On October 28, the Senate Commerce Committee will hold a hearing entitled “Does Section 230’s Sweeping Immunity Enable Big Tech Bad Behavior?” Testifying will be Twitter CEO Jack Dorsey, Google CEO Sundar Pichai, and Facebook CEO Mark Zuckerberg. Last week, Commerce Committee Chairman Roger Wicker, Judiciary Committee Chairman Lindsey Graham, and Sen. Marsha Blackburn published a “fact sheet” answering questions about Section 230 and the amendments that would be made by the Online Freedom and Viewpoint Diversity Act, a bill the three Senators recently introduced. TechFreedom responded with a letter that presents a detailed critique of their claims about Section 230 and an explanation of how their bill would change the law for the worse, and why it would violate the First Amendment.
“These Senators insist they’re not trying to ‘make it harder for platforms to remove objectionable content,’ but that is precisely what their bill would do,” warned Berin Szóka, Senior Fellow at TechFreedom. “Their bill would make it possible to sue websites for moderating hate speech, conspiracy theories, and other forms of ‘lawful but awful’ content. Even attaching a warning label instead of removing content could be grounds for liability. They claim that moderation of hate speech would be protected as a form of ‘harassment,’ but as the Administration’s FCC petition makes clear, ‘harassment’ is about statements directed at a specific user, not generalized bigotry about groups. Likewise, they claim their bill would protect moderation of medical misinformation as a category of ‘self-harm,’ but that term obviously fails to capture the real harms to the health of others caused by false statements about masks, vaccines, social distancing, etc. Finally, they claim their bill would protect moderation of foreign election interference because that is already illegal. In fact, current campaign law bans only express advocacy of specific candidates, leaving foreign actors free to engage in ‘issue advocacy.’ Thus, moderation of foreign election interference that does not mention a specific candidate would not be protected by Section 230 under the Wicker-Graham-Blackburn bill. If they want Section 230 to protect moderation in these cases, their bill must say so explicitly.”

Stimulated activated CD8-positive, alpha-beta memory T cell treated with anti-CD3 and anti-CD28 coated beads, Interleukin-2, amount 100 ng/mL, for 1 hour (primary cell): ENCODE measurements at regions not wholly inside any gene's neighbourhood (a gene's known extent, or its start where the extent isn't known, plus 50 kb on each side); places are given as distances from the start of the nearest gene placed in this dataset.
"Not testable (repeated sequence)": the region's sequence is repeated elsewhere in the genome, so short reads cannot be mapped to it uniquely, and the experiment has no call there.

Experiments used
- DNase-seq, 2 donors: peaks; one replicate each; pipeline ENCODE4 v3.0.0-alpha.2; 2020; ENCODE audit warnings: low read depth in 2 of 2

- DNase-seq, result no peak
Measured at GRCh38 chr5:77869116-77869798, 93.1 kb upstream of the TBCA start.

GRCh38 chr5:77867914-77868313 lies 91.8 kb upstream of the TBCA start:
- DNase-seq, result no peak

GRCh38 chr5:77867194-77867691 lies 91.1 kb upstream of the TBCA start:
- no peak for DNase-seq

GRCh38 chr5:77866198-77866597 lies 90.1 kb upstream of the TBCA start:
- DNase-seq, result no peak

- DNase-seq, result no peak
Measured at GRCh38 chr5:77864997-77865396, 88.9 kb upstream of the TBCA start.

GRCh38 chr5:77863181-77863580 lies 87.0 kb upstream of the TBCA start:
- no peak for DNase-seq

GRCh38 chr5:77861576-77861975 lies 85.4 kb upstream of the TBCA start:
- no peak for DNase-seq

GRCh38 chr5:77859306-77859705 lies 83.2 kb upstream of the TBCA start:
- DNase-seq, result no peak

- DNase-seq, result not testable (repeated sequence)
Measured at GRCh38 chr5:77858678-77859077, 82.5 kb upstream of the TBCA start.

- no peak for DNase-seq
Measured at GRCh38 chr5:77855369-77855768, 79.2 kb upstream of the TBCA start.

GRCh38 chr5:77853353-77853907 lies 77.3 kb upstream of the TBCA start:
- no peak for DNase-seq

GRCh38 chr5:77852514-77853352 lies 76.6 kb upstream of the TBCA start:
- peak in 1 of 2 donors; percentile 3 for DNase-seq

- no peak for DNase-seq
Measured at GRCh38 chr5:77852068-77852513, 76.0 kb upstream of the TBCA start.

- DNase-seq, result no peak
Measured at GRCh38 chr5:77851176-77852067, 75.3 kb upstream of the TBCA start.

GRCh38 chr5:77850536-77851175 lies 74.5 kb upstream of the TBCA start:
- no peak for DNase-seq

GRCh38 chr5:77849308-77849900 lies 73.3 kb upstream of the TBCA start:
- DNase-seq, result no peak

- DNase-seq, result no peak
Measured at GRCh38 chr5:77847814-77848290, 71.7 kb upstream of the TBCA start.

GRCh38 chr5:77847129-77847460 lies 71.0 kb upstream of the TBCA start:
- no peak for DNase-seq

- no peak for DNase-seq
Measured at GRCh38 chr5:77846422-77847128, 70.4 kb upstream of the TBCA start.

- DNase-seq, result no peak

“Rewriting Section 230 to protect some kinds of content moderation while punishing others would be grossly unconstitutional,” continued Szóka. “Republicans want websites to continue moderating pornography, dirty words, and content that is pro-terrorist or unlawful, but want to discourage other forms of content moderation. Drawing such content-based distinctions in law is among the most clearly unconstitutional forms of censorship imaginable. Unlike broadcasters, digital media are fully protected by the First Amendment, and website operators have precisely the same right as newspapers to decide what content they do and do not want to carry. Contrary to the President’s claims, websites are not ‘public fora’ equivalent to government actors. Characterizing Section 230’s immunities as ‘privileges’ will not allow the government to selectively deny protection to disfavored editorial decisions. This would clearly violate the ‘unconstitutional conditions‘ doctrine.”
“Republicans are embracing a Fairness Doctrine for the Internet,” concluded Szóka. “Until 1987, broadcasters were compelled to carry content they did not want to in the name of fairness. The Supreme Court upheld this requirement only because it denied broadcasters full First Amendment rights. Republicans fought the Fairness Doctrine for decades, yet now are embracing an even more vague and arbitrary version of the doctrine for the Internet. They would do well to remember President Reagan’s explanation for abolishing the Fairness Doctrine: ‘History has shown that the dangers of an overly timid or biased press cannot be averted through bureaucratic regulation, but only through the freedom and competition that the First Amendment sought to guarantee.’”Read our letter to the Commerce Committee here.